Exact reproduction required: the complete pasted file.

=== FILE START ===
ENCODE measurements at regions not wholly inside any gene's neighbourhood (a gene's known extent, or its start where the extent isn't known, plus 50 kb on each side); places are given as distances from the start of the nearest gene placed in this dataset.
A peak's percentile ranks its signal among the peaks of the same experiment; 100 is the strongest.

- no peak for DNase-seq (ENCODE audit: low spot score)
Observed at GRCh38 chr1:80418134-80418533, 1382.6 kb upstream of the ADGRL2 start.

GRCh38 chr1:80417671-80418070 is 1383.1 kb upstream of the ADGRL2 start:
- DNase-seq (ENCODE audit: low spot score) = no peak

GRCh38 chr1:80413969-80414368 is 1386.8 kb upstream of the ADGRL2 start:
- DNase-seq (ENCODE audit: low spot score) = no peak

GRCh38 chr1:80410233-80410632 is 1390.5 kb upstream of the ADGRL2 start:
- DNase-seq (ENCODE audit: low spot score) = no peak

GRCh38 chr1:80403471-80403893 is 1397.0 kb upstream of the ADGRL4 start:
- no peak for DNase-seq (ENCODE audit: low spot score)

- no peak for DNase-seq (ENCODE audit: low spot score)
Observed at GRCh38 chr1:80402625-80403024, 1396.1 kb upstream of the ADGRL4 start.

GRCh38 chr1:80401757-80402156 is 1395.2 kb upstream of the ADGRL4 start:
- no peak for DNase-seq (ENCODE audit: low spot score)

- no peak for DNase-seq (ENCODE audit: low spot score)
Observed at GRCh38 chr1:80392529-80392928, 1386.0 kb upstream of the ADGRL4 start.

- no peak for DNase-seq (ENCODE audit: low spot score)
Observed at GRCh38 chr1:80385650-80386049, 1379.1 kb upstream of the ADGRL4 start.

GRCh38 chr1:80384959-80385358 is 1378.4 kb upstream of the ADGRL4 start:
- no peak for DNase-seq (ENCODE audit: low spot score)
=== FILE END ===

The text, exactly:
ENCODE measurements at regions not wholly inside any gene's neighbourhood (a gene's known extent, or its start where the extent isn't known, plus 50 kb on each side); places are given as distances from the start of the nearest gene placed in this dataset.
A peak's percentile ranks its signal among the peaks of the same experiment; 100 is the strongest.

- no peak for DNase-seq (ENCODE audit: low spot score)
Observed at GRCh38 chr1:80418134-80418533, 1382.6 kb upstream of the ADGRL2 start.

GRCh38 chr1:80417671-80418070 is 1383.1 kb upstream of the ADGRL2 start:
- DNase-seq (ENCODE audit: low spot score) = no peak

GRCh38 chr1:80413969-80414368 is 1386.8 kb upstream of the ADGRL2 start:
- DNase-seq (ENCODE audit: low spot score) = no peak

GRCh38 chr1:80410233-80410632 is 1390.5 kb upstream of the ADGRL2 start:
- DNase-seq (ENCODE audit: low spot score) = no peak

GRCh38 chr1:80403471-80403893 is 1397.0 kb upstream of the ADGRL4 start:
- no peak for DNase-seq (ENCODE audit: low spot score)

- no peak for DNase-seq (ENCODE audit: low spot score)
Observed at GRCh38 chr1:80402625-80403024, 1396.1 kb upstream of the ADGRL4 start.

GRCh38 chr1:80401757-80402156 is 1395.2 kb upstream of the ADGRL4 start:
- no peak for DNase-seq (ENCODE audit: low spot score)

- no peak for DNase-seq (ENCODE audit: low spot score)
Observed at GRCh38 chr1:80392529-80392928, 1386.0 kb upstream of the ADGRL4 start.

- no peak for DNase-seq (ENCODE audit: low spot score)
Observed at GRCh38 chr1:80385650-80386049, 1379.1 kb upstream of the ADGRL4 start.

GRCh38 chr1:80384959-80385358 is 1378.4 kb upstream of the ADGRL4 start:
- no peak for DNase-seq (ENCODE audit: low spot score)